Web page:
[An attempt to operate is included within the definition of operate. The State must have proven an open, physical act by (Def)_______________ coupled with an intent to operate the vehicle. You must distinguish between mere preparation and the actual start of the criminal conduct. An act is sufficient to be an attempt to commit the offense if the act is wilful and knowing, and if it progresses far enough to be the beginning of the crime. The act must be part of a series of events which would lead to the completion of the crime, if not interrupted. An act is done wilfully if it is done on purpose, and not inadvertently, because of mistake, or by accident. Here State alleges that (Def)_______________ attempted to operate the vehicle, by (specific acts)_______________.]
[The term actual physical control means that (Def)_______________ was in a position to regulate the movement of the vehicle. Actual physical control may have existed whether or not the vehicle was moving, and whether or not the engine was running, if (Def)_______________ had the immediate ability to operate the vehicle.]
The term vehicle includes all vehicles propelled or drawn by power other than muscular power [except tractors used entirely for work on the farm, vehicles running only upon stationary rails or tracks, motorized highway building equipment, road making appliances, snowmobiles, all-terrain vehicles or implements of husbandry, or tracked vehicles].
The third essential element is that the activity took place on a highway. The term highway is defined to include all parts of any roadway, street, bridge, culvert, [square, fairground] or other place open temporarily or permanently to public or general circulation of vehicles [and it also includes a way laid out under authority of law].
The last essential element is that, at the time, (Def)_______________ was under the influence of alcohol.
The term alcohol includes liquor, beer, wine, or any combination of those beverages.
A person is under the influence of alcohol if the person’s full mental or physical abilities are impaired or affected in the slightest degree by alcohol. An influence of alcohol can be proven by evidence of observable behavior, indicating that (Def)_______________ had consumed alcohol and ceased to retain full control, even to the slightest degree, over the faculties of mind and body.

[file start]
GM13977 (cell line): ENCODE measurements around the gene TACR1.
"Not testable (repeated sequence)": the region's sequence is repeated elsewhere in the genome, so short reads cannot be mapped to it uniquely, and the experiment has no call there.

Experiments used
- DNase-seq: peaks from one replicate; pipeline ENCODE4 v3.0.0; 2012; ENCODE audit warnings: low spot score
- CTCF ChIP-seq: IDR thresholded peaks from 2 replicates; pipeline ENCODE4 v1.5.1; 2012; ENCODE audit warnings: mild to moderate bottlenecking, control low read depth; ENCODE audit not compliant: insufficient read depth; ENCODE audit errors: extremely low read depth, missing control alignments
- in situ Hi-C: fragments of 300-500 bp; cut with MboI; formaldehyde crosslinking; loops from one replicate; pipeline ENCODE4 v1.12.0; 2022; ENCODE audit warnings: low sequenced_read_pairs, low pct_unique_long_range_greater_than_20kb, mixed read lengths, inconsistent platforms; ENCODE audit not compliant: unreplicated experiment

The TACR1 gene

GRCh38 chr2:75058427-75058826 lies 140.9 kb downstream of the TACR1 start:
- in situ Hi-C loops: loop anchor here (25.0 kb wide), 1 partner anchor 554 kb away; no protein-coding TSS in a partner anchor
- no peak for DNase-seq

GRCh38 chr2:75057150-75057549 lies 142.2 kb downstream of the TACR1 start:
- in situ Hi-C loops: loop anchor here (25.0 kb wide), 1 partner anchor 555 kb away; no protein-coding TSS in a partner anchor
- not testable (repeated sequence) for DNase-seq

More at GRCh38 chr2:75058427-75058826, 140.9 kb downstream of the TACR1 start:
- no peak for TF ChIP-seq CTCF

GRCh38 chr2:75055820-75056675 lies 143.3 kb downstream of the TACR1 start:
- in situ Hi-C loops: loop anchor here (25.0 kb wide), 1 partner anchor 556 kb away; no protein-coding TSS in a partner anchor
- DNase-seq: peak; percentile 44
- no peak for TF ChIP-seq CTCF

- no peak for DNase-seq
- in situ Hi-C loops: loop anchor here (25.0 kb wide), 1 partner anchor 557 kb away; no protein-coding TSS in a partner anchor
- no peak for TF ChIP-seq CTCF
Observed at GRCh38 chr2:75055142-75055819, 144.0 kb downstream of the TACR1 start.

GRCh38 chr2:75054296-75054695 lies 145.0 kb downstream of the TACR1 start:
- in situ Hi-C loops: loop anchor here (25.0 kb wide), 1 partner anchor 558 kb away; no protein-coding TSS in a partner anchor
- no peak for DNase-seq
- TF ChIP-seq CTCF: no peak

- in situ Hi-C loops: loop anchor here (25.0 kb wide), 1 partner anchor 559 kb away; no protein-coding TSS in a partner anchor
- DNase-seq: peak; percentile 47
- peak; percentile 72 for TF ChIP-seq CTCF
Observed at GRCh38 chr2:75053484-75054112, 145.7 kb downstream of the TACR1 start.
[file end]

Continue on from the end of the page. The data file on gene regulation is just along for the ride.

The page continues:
You may consider testimony by any witness who personally observed (Def)_______________. Relevant observations may include [his] [her] manner of driving or walking, [his] [her] speech, the condition of [his] [her] eyes, the odor of [his] [her] breath, and any other physical appearance or conduct which would reasonably tend to prove [his] [her] condition. The witness making the observations need not have any special scientific training. A layperson may testify about his or her observations, and the witness may express an opinion about the state of (Def)_______________’s sobriety. It is up to you to judge the weight to be given any such testimony.
[If there is evidence of a breath or blood analysis, add all or parts of CR30-231.]
[The State need not have proven that (Def)_______________ had any specific alcohol concentration at the time of operation. Alcohol concentration evidence might or might not help you to determine whether the State has proven beyond a reasonable doubt that (Def)_______________ was under the influence of alcohol at the time of operating a motor vehicle.]
All of the elements of the offense must have been present at the same time. If the State has not proven each of the essential elements of the charge beyond a reasonable doubt, then you must find (Def)_______________ not guilty. However, if the State has proven all of the essential elements beyond a reasonable doubt, you must return a verdict of guilty.